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University of Pennsylvania Carey Law School

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Framing For A New Transnational Legal Order: The Case Of Human Trafficking, Paulette Lloyd, Beth A. Simmons Jan 2015

Framing For A New Transnational Legal Order: The Case Of Human Trafficking, Paulette Lloyd, Beth A. Simmons

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How does transnational legal order emerge, develop and solidify? This chapter focuses on how and why actors come to define an issue as one requiring transnational legal intervention of a specific kind. Specifically, we focus on how and why states have increasingly constructed and acceded to international legal norms relating to human trafficking. Empirically, human trafficking has been on the international and transnational agenda for nearly a century. However, relatively recently – and fairly swiftly in the 2000s – governments have committed themselves to criminalize human trafficking in international as well as regional and domestic law. Our paper tries to …


Advantaging Aggressors: Justice & Deterrence In International Law, Paul H. Robinson, Adil Ahmad Haque Jan 2011

Advantaging Aggressors: Justice & Deterrence In International Law, Paul H. Robinson, Adil Ahmad Haque

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Current international law imposes limitations on the use of force to defend against unlawful aggression that improperly advantage unlawful aggressors and disadvantage their victims. The Article gives examples of such rules, governing a variety of situations, showing how clearly unjust they can be. No domestic criminal law system would tolerate their use.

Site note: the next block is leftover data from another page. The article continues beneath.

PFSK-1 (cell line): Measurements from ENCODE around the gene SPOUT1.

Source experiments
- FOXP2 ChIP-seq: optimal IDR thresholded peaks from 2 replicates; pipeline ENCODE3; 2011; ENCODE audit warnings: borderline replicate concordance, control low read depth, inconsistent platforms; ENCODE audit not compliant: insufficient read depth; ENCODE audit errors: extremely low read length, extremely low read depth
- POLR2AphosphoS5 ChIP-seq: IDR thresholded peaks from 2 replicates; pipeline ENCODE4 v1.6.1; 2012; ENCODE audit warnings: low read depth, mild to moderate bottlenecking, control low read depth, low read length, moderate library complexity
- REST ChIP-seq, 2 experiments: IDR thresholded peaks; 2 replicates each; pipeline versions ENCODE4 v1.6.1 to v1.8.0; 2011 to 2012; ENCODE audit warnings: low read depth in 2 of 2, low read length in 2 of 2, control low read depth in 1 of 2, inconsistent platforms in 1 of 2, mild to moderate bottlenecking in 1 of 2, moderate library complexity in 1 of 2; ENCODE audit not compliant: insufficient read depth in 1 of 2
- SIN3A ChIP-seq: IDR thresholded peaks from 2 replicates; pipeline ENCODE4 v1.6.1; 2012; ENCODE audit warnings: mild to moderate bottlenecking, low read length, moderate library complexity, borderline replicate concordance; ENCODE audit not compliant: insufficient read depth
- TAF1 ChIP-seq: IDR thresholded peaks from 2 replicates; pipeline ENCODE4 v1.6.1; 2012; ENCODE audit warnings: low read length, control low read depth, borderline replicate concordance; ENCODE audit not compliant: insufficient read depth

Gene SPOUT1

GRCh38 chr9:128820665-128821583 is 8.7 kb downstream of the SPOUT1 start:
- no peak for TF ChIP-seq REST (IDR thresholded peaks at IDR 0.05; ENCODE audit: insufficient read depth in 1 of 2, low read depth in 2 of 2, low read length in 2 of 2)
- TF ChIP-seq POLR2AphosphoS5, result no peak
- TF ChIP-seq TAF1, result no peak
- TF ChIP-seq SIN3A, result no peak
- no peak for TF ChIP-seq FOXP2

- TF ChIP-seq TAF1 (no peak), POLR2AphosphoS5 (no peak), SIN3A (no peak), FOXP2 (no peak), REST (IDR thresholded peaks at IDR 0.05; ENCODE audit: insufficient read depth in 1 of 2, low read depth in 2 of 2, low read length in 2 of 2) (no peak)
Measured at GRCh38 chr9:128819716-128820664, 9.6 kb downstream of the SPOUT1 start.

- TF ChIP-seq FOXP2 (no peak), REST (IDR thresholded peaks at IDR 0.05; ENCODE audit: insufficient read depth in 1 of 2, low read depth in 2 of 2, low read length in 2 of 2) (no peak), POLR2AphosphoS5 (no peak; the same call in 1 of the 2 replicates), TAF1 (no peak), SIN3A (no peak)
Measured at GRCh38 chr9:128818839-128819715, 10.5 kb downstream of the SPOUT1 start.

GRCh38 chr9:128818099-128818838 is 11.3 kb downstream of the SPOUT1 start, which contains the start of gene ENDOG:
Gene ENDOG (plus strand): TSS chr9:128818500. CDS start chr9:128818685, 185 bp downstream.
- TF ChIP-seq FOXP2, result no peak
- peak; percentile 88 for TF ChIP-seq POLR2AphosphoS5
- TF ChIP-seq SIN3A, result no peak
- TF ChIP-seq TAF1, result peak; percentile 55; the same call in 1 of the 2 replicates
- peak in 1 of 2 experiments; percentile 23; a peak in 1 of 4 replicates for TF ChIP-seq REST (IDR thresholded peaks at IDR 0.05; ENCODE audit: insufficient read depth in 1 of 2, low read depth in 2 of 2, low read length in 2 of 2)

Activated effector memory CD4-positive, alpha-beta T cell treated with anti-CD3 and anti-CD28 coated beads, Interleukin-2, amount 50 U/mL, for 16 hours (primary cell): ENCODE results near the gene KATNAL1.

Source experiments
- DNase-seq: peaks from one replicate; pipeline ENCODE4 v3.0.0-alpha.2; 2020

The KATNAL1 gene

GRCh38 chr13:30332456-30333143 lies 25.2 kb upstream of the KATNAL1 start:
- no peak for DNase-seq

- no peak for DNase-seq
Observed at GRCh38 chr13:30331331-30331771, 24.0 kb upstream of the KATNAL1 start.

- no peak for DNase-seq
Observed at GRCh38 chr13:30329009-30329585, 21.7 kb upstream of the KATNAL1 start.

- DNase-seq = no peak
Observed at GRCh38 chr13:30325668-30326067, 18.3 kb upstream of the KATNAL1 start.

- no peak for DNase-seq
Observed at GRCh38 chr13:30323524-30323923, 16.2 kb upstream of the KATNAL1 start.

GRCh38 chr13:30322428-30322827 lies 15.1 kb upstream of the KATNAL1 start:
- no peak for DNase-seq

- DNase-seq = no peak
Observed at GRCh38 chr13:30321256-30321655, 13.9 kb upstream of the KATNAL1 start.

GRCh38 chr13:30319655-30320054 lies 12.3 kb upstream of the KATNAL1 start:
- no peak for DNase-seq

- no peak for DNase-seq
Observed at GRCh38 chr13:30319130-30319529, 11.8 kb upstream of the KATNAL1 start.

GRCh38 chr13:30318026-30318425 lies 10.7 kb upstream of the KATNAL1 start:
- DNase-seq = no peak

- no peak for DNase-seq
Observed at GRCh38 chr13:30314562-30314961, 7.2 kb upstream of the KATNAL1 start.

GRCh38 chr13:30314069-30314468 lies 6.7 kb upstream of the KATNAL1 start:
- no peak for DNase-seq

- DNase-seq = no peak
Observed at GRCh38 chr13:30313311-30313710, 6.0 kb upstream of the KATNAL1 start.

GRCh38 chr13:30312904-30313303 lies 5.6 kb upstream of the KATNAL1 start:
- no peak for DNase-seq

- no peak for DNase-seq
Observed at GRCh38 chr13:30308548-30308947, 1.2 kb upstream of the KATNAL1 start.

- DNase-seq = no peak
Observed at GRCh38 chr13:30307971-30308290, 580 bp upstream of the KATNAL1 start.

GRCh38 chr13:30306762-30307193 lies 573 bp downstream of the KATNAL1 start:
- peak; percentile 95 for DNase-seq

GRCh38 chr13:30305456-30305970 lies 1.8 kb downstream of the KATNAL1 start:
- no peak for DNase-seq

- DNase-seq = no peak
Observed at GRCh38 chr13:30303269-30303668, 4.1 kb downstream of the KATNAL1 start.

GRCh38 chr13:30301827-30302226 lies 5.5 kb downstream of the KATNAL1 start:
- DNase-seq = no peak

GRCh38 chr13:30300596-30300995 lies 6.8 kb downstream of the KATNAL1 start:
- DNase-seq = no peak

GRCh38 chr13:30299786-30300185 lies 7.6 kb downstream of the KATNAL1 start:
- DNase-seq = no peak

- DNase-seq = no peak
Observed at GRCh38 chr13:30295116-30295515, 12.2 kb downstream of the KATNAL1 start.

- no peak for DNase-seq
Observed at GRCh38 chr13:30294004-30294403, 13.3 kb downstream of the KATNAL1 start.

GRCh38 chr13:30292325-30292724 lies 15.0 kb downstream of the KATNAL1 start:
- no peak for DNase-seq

There are good practical reasons why international law should care that its rules are perceived as unjust. Given the lack of an effective international law enforcement mechanism, compliance depends to a large degree upon the moral authority with which international law speaks. Compliance is less likely when its …


Intention, Torture, And The Concept Of State Crime, Aditi Bagchi Jan 2009

Intention, Torture, And The Concept Of State Crime, Aditi Bagchi

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Notwithstanding the universal prohibition against torture, and almost universal agreement that in order to qualify as torture, the act in question must be committed intentionally with an illicit purpose, the intentional element of torture remains ambiguous. I make the following claims about how we should interpret the intent requirement as applied to states. First, state intent should be understood objectively with reference to the apparent reasons for state action. The subjective motivation of particular state actors is not directly relevant. While we focus on subjective intent in the context of individual crime because of its relation to culpability and blameworthiness, …


Defending Imminence: From Battered Women To Iraq, Kimberly Kessler Ferzan Jan 2004

Defending Imminence: From Battered Women To Iraq, Kimberly Kessler Ferzan

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The war against Iraq and nonconfrontational killings by battered women are two recent examples of a more general theoretical problem. The underlying question is when may a defender act in self-defense. While some nineteenth century common law cases vested the rights in the defender, arguing that it was unfair to force her to live in fear, contemporary domestic and international law cast the balance decidedly on the side of the aggressor, by forcing the defender to wait until the aggressor's attack is imminent. The Bush Administration and the battered woman simply ask whether the pendulum swung too far in the …